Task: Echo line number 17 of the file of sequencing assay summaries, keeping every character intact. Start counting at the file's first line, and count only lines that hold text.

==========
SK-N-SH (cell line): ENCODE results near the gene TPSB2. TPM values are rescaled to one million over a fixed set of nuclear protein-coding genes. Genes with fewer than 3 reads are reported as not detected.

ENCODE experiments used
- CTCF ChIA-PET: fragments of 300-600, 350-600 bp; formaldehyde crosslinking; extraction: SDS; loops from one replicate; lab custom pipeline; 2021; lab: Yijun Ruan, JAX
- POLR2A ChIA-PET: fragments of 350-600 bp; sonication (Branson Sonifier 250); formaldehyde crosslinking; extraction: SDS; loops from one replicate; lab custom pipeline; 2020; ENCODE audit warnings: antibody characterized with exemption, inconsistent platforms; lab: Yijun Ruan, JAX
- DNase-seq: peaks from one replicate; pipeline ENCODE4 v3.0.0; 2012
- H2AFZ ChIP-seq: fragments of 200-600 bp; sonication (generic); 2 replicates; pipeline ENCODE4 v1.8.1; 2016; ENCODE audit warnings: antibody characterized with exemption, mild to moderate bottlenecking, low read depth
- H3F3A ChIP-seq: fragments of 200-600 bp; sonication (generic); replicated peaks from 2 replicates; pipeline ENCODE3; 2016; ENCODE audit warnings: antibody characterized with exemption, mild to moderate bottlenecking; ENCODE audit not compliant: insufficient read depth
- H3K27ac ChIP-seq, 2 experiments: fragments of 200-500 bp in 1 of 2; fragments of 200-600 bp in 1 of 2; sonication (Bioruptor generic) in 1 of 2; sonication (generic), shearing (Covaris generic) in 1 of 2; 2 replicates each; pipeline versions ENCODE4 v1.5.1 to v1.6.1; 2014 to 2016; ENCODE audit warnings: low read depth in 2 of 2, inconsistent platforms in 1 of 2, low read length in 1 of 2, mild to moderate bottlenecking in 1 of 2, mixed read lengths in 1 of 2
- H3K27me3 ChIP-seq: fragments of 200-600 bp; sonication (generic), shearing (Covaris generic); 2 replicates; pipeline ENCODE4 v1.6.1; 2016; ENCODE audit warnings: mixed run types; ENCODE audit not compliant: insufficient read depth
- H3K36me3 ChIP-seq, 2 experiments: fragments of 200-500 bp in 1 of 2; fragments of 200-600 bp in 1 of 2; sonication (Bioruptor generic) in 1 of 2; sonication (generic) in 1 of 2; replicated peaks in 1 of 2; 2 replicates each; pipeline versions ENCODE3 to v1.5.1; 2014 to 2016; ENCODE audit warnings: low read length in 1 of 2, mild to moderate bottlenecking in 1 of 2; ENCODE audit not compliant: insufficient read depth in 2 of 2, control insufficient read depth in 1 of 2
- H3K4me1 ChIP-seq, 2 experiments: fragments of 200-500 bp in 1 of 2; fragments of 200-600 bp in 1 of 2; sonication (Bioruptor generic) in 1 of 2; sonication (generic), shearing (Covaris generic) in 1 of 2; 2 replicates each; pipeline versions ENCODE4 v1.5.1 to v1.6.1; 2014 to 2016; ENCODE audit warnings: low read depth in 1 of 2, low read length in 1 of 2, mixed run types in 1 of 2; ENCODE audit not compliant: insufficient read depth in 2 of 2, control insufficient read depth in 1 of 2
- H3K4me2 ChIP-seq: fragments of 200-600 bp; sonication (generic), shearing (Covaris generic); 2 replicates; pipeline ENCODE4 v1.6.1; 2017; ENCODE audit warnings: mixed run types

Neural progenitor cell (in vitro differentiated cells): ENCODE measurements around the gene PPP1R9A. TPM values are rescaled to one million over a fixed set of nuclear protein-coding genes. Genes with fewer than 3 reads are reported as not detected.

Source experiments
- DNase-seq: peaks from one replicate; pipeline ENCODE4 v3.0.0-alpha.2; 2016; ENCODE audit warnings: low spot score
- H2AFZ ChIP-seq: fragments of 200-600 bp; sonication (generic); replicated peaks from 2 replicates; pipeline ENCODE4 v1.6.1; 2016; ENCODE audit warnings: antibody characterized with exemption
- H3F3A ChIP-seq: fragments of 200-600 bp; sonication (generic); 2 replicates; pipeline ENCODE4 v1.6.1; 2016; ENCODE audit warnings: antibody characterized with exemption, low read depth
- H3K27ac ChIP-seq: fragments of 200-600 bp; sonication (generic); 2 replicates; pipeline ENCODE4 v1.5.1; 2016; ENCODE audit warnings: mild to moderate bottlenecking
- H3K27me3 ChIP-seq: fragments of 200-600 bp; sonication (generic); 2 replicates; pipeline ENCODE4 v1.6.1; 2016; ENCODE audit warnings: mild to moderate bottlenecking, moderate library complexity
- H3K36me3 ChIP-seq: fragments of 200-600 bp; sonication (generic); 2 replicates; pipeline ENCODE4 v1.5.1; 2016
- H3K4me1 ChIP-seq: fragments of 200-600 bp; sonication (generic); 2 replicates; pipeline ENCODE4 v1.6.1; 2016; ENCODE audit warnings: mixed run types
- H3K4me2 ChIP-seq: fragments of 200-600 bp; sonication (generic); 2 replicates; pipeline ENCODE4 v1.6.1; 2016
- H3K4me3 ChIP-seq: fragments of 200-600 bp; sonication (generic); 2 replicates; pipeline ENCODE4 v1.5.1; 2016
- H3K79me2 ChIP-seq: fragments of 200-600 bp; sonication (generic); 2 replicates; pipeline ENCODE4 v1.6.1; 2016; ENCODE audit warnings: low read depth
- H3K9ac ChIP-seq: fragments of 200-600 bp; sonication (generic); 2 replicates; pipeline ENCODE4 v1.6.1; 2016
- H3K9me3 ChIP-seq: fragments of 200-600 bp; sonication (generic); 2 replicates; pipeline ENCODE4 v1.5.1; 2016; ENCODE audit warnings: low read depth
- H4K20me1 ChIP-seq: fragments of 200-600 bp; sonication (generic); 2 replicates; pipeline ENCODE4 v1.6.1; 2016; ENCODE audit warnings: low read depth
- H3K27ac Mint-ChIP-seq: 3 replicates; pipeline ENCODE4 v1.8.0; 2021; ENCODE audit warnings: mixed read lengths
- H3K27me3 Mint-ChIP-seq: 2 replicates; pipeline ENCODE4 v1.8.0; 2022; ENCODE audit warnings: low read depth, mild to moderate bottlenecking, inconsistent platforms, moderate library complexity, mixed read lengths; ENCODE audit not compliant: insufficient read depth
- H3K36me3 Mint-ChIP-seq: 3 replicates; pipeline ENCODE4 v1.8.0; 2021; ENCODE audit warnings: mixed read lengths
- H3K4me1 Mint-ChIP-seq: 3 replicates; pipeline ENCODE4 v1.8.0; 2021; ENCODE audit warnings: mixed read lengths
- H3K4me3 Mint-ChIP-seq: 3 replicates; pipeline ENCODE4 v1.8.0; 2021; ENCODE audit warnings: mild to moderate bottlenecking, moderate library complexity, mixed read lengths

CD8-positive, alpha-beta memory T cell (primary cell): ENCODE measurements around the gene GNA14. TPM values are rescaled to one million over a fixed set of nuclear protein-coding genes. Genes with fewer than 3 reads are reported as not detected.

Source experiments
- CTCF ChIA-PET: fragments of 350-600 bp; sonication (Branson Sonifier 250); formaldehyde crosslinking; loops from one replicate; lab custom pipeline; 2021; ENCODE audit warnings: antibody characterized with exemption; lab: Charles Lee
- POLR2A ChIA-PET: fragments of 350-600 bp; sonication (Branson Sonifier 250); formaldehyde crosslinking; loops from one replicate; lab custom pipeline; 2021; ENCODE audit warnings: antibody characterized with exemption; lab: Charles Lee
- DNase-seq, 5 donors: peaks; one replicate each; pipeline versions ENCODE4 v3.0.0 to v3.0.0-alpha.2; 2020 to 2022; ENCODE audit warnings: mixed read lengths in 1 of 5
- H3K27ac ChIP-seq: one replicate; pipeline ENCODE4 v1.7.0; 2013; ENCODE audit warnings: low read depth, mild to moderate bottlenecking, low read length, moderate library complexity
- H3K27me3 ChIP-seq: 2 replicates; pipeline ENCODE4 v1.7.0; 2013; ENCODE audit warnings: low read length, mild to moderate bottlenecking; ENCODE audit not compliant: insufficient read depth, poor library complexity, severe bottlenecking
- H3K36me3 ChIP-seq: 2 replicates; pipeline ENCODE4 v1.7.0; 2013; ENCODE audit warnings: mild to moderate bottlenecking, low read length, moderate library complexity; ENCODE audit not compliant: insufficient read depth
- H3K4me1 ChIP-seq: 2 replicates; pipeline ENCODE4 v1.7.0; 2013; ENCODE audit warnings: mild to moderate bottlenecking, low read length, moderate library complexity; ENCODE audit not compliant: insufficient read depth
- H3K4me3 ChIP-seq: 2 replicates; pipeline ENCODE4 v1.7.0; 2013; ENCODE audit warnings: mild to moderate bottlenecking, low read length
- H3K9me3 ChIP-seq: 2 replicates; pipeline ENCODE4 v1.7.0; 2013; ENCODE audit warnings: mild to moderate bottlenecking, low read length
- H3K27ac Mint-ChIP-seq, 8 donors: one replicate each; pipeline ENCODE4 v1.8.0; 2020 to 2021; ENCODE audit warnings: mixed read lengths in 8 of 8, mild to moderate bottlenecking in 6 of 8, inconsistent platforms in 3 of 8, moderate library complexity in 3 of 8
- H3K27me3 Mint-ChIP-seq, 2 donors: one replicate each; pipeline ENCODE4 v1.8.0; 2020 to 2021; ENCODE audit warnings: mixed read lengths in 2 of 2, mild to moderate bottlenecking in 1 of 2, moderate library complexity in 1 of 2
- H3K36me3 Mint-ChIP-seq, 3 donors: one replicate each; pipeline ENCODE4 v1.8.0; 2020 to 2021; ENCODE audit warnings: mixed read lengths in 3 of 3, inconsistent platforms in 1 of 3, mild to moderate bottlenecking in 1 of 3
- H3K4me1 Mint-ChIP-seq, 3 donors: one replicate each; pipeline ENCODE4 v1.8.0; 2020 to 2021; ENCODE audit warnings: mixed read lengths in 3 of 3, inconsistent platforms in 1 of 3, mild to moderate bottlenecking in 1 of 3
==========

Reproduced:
- H3F3A ChIP-seq: fragments of 200-600 bp; sonication (generic); 2 replicates; pipeline ENCODE4 v1.6.1; 2016; ENCODE audit warnings: antibody characterized with exemption, low read depth